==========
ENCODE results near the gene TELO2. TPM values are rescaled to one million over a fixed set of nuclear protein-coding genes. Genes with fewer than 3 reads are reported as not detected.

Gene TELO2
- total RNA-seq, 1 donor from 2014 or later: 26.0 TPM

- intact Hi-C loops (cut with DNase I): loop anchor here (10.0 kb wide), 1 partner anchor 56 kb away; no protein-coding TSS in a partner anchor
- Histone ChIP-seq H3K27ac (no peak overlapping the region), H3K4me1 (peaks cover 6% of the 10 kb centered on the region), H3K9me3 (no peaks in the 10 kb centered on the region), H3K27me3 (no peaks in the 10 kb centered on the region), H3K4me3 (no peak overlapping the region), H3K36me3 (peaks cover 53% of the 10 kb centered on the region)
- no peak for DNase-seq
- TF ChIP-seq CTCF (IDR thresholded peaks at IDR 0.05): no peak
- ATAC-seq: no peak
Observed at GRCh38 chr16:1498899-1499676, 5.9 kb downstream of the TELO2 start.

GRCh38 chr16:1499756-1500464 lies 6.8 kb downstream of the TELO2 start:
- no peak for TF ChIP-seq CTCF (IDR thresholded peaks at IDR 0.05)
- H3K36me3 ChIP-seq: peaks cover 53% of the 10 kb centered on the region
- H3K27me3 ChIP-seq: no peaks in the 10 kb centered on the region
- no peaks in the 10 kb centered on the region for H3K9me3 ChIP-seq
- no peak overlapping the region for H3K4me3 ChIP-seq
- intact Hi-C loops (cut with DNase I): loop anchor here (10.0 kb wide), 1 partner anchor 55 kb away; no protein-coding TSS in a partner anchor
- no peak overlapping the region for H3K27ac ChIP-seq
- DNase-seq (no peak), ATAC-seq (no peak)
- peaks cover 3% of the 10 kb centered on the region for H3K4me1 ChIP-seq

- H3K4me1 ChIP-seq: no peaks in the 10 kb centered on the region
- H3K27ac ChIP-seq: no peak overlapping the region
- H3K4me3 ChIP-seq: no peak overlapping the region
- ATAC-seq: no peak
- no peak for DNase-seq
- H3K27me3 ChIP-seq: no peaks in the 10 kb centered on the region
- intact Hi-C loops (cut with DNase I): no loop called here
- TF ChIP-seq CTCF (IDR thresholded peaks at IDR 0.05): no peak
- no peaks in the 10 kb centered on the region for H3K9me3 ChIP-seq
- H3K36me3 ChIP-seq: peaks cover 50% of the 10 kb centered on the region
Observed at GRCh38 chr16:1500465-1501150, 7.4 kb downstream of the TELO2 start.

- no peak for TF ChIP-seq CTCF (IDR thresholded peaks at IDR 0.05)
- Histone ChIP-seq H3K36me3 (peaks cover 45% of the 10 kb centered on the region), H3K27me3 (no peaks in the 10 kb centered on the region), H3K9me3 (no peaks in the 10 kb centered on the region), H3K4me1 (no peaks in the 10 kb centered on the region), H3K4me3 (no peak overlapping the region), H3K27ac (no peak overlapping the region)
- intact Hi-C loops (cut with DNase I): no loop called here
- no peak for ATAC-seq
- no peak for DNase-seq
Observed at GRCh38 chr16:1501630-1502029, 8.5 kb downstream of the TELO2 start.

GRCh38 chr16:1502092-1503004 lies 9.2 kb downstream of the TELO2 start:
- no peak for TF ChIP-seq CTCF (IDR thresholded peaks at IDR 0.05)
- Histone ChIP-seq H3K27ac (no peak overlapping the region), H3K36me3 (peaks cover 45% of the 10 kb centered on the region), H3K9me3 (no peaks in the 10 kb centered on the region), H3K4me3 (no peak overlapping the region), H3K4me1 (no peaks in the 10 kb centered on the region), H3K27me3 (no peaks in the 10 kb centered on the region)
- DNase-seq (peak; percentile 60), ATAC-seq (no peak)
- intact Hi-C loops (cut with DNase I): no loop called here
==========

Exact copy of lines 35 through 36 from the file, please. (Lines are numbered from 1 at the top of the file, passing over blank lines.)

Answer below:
- no peak for DNase-seq
Observed at GRCh38 chr16:1501630-1502029, 8.5 kb downstream of the TELO2 start.